"A lot of Tea Party money was never raised, and therefore was never spent, on this campaign. A lot of Tea Party enthusiasm was tamped down … They needed to be able to fund-raise, on a tax-exempt way, in order to get started, and they weren't … There was a flat-out effort to suppress the conservative vote in this election … Where [voter suppression] really happened was the government the IRS, another political arm of the Obama regime literally suppressing conservative voting, fund-raising, and turnout."
As was noted earlier, 501(c)4 status is irrelevant to an organization's ability to fund-raise, and even if it were relevant, an organization may behave as a 501(c)4 without filing a formal request with the IRS to be granted status as such. Finally, as a recent report to Congress by the non-partisan American Bar Association makes clear, the much-decried slowness of IRS investigations makes the sort of "suppression" Limbaugh alleges practically impossible:
"… a hypothetical 501(c)(4) organization was formed in July 2010, early enough to be involved in the 2010 midterm elections. By way of several easily obtained IRS filing extensions, the organization's first public disclosure would not be required until May 2012, with its first tax year remaining "open." Once the tax year closed, the IRS would have to undertake an investigation and determine whether the organization failed the primary purpose test. By the time any investigation into the organization's purpose could be undertaken, its effect on the 2010 election would be long over and the organization itself could be dissolved. In fact, it is not unreasonable to imagine a scenario where the organization's involvement in the 2012 election could have been complete before any meaningful action was taken by the IRS."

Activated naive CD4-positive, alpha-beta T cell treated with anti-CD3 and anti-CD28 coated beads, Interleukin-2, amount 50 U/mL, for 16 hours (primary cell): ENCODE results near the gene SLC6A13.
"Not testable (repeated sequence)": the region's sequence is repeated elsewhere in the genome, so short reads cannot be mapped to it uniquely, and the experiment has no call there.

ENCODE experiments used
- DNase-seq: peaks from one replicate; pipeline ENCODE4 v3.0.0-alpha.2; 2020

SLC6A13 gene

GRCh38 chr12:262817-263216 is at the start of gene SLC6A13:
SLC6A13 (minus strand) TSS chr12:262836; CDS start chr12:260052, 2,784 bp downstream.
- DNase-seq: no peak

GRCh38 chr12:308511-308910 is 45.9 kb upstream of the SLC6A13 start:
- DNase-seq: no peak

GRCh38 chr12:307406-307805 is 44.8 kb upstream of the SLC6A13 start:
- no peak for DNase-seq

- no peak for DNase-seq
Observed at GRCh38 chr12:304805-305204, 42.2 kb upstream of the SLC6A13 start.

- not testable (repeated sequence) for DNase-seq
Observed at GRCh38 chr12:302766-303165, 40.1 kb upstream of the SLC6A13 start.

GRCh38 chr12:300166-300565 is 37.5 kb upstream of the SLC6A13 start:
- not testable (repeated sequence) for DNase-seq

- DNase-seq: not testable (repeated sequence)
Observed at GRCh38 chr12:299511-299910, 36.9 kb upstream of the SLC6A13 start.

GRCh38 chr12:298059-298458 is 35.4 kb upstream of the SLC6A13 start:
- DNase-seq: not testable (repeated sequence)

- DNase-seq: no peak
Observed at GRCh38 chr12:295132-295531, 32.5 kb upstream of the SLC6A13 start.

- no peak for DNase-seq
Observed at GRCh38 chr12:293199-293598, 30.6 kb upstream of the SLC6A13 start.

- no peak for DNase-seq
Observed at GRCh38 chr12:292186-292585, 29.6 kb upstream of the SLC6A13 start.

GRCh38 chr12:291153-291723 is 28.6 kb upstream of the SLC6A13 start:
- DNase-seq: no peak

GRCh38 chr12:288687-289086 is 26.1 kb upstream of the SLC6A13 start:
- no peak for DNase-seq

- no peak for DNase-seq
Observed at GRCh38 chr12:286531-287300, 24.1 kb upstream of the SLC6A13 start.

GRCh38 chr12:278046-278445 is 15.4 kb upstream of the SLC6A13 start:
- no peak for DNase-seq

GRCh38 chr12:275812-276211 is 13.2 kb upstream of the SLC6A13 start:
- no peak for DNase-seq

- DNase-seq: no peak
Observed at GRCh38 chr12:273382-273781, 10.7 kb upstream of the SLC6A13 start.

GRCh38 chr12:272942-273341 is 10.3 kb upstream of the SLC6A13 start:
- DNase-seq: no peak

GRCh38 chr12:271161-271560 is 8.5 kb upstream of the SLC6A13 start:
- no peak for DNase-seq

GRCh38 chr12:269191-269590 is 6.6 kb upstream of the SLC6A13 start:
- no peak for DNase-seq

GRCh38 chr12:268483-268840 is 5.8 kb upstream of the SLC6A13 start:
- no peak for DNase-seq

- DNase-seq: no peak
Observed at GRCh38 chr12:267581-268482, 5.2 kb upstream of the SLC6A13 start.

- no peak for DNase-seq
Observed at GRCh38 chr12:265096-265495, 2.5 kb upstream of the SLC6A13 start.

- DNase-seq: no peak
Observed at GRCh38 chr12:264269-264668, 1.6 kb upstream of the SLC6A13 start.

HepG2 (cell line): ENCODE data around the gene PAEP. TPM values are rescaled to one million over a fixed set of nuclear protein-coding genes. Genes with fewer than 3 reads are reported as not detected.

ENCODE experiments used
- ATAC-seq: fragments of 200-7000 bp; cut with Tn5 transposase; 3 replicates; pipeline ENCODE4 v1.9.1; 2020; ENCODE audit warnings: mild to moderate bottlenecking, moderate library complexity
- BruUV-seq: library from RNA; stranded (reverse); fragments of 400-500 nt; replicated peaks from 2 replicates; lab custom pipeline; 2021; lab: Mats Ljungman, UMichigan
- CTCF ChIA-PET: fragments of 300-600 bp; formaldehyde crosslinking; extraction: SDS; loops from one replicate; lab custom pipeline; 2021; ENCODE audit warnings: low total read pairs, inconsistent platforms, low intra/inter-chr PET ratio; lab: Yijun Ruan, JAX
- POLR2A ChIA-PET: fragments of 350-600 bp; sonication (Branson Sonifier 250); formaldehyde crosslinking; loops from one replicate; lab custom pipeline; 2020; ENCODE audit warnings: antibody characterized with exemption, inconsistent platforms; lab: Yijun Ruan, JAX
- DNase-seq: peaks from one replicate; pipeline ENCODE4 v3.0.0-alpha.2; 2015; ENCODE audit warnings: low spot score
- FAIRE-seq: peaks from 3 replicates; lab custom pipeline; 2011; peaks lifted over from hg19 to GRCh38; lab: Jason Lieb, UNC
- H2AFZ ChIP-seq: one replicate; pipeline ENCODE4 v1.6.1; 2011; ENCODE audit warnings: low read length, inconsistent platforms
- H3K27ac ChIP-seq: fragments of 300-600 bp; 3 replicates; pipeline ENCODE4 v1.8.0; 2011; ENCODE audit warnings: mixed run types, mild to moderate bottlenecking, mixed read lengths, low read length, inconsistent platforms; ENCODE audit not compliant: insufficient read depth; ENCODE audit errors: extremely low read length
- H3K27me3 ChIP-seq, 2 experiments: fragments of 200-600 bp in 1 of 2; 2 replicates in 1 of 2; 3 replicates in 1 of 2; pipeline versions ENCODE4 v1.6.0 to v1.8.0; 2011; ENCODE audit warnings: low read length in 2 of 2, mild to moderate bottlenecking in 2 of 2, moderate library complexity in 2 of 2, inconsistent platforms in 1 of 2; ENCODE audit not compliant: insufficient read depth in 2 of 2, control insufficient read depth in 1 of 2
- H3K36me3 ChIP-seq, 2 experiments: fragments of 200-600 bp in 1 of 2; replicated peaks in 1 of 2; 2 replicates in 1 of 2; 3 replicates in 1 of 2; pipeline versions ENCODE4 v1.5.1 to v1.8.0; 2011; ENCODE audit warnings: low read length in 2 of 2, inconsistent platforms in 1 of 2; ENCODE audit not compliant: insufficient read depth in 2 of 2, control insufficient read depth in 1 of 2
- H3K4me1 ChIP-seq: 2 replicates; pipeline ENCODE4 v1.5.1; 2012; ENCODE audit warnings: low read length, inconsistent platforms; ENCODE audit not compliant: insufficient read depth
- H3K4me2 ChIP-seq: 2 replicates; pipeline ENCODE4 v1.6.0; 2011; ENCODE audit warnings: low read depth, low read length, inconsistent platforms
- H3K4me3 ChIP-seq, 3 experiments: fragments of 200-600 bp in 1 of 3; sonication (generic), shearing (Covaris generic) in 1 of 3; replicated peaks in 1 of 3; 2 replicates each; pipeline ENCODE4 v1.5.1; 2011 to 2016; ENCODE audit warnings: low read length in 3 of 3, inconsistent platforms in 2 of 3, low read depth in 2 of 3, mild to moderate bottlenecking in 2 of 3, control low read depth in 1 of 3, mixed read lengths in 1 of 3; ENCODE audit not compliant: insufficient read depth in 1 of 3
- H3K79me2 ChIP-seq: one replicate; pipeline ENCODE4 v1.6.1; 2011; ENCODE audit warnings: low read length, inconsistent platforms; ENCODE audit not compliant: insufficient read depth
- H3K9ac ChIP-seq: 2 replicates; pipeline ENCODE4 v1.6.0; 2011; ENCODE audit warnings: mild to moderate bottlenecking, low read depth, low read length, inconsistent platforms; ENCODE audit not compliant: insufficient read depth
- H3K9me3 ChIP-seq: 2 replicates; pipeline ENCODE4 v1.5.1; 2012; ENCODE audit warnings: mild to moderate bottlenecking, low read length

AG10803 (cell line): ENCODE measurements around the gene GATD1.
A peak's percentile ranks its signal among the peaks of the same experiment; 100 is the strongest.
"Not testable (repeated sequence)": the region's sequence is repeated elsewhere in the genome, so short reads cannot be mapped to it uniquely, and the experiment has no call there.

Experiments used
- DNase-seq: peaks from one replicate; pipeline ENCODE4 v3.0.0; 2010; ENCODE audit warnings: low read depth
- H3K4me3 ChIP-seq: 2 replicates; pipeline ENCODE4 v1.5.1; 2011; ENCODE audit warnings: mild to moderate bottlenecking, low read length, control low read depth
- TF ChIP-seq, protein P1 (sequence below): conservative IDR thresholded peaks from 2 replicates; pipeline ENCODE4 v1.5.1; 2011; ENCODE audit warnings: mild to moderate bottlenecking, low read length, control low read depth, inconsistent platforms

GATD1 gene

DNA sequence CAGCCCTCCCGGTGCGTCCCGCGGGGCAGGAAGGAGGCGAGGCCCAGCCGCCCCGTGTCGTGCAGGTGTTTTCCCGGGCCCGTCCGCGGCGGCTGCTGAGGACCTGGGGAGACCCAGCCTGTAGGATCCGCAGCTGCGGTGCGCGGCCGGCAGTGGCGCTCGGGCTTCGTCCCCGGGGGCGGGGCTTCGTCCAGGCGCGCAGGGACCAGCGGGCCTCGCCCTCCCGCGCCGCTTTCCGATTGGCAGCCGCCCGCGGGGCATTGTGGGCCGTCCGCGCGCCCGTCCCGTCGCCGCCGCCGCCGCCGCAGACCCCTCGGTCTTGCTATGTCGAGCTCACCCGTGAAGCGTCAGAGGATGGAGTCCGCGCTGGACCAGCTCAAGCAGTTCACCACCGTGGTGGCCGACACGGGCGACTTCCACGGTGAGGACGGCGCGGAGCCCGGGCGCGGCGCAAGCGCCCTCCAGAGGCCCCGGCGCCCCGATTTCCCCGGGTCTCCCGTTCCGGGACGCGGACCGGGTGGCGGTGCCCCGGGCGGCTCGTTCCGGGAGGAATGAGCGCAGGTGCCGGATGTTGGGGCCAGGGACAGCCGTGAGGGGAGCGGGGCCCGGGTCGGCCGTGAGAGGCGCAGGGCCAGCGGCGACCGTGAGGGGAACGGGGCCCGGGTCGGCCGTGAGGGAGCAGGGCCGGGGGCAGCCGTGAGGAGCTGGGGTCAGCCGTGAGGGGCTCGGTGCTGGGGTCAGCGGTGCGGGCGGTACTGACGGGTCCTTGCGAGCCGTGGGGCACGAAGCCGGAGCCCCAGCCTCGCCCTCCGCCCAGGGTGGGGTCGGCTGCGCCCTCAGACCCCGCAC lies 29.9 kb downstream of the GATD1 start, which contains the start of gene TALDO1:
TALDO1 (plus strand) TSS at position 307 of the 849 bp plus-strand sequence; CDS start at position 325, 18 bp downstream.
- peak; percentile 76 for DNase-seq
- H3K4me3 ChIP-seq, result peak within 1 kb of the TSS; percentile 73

But the administration's opponents continue to push this line of questioning. "There's a suspicion here that the machinery of government has been used to suppress conservatives,"suggests Stuart Varney on Fox and Friends. "That the election in fact was not a level playing field. There was a tilt, and it was orchestrated by government bureaucrats." Senate Republican Minority Leader Mitch McConnell concurs: "If there was an effort to bring the power of the federal government to bear on those that the administration disagreed with in the middle of a heated national election, it actually could be criminal and we're determined to get the answers,"said McConnell, in remarks made on the Senate floor.
Set aside, for a moment, the fact that nowhere in the inspector general's report does it allege political bias in the targeting of conservative groups — let alone an "orchestrated" effort to suppress Obama's opponents. If those in the IRS or the Obama administration were trying to use "the power of the federal government" "to suppress conservatives," they could hardly have picked any less effectual machinery with which to do so. Perhaps better than anyone else, the IRS knows how slow and utterly ineffective are its enforcement mechanisms when it comes to these tax-exempt applications; it seems quite unlikely that they would expend such a great amount of time and resources in what they knew would be a failing effort at political suppression.